Ministers have been accused of letting down young people after new figures showed almost one in ten teenagers aged 16 to 18 are still stuck doing nothing in Newcastle.
While national figures for the number of young people not in education, employment or training fell, they remained stubbornly high in Newcastle where there was no change at all.
And the North East region as a whole still has the worst figures in the country.
New figures have been published by the Department for Education showing the number of young people who are not working and not in education or training either.
The Government has made helping young people into work or training a priority, and local authorities are required to track their participation in education, employment and training.
Nick Clegg, the Deputy Prime Minister, announced in April a £30 million package of measures targeting teenagers in dangers of dropping out of the education system without a job to go to, including a fund aimed at homeless young people.
But latest figures suggest the Government has enjoyed little success so far,
In the North East, 6,860 people aged 16 to 18, or 7.6%, are not in education, employment or training.
This is down from 8.3% a year previously, but is still the highest proportion of any region.
In Newcastle, 9.8% of young people in this age group, very nearly one in ten, are doing nothing - no change from a year ago.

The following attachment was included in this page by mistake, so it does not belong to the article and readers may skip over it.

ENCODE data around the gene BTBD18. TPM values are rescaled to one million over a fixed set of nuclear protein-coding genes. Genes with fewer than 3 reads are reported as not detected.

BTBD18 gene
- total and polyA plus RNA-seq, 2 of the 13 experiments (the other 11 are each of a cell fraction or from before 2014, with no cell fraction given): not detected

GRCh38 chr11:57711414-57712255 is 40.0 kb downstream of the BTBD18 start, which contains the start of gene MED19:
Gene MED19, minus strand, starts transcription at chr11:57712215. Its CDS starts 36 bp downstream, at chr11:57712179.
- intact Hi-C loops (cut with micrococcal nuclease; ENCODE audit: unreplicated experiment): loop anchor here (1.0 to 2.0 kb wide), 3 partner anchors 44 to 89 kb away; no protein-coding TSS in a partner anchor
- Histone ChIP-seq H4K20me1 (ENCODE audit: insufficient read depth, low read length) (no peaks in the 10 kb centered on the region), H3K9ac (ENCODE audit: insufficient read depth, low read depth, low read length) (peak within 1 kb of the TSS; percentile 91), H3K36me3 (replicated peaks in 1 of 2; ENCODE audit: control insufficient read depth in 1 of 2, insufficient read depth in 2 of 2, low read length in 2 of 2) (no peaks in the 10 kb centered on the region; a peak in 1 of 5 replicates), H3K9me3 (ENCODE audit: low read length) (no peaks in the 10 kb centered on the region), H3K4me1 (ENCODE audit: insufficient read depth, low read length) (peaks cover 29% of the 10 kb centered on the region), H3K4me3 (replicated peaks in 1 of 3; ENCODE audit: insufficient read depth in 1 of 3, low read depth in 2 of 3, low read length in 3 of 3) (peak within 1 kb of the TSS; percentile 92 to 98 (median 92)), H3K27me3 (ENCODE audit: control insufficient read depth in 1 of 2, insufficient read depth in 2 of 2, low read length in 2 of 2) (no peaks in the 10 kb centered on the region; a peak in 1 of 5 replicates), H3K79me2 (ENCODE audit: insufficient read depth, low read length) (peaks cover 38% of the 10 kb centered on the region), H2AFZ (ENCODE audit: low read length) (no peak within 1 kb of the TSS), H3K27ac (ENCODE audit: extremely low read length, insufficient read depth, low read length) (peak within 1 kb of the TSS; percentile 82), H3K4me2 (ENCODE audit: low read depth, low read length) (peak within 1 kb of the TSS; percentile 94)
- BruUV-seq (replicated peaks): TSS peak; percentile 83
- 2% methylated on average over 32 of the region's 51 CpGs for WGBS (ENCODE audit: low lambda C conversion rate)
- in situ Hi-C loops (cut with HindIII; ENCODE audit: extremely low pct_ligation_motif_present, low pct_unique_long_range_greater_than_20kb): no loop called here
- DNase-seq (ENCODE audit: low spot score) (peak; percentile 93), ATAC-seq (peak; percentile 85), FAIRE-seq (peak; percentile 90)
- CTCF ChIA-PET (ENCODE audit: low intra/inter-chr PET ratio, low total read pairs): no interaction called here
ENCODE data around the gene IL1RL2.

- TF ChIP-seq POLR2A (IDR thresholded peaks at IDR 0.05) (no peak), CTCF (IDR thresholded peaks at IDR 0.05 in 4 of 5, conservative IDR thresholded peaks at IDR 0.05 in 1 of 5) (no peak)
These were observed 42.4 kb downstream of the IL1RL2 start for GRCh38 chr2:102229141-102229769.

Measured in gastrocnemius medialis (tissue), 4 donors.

16 to 18 year olds not in education, employment or training in the North East
Catherine McKinnell, Labour MP for Newcastle North, said: “Whilst we’ve seen welcome falls in some parts of the country, it’s really concerning that the number of young people not in education, employment or training in Newcastle has remained static at almost 10%.
“We need an economic recovery that benefits all, not just a few at the top – but that’s just not happening for so many people across the North East.
“Urgent action is required to reduce the number of young people who remain unemployed in our city. That’s why Labour has pledged to introduce a Compulsory Jobs Guarantee – providing a guaranteed, paid starter job to any young person out of work for more than a year and funded by repeating Labour’s tax on bank bonuses.”
But Skills and Enterprise Minister Matthew Hancock welcomed the fall overall, saying: “I am delighted to see even more young people in education, employment and training. This shows that introducing rigour and reform into education and training is giving young people the skills they need to enter the world of work or further education.
“This further shows that our long-term economic plan is securing young people’s future. Our catalogue of reforms, including improving apprenticeships and ensuring young people must continue in education or training to age 18, is designed to give them the best possible start.”
Labour has set out plans to ensure schools give pupils effective advice on how to get a job or move on to further or higher education, by making an element of school funding conditional on pupils progressing to employment, education or training after the age of 16. The aim is to improve schools careers advice.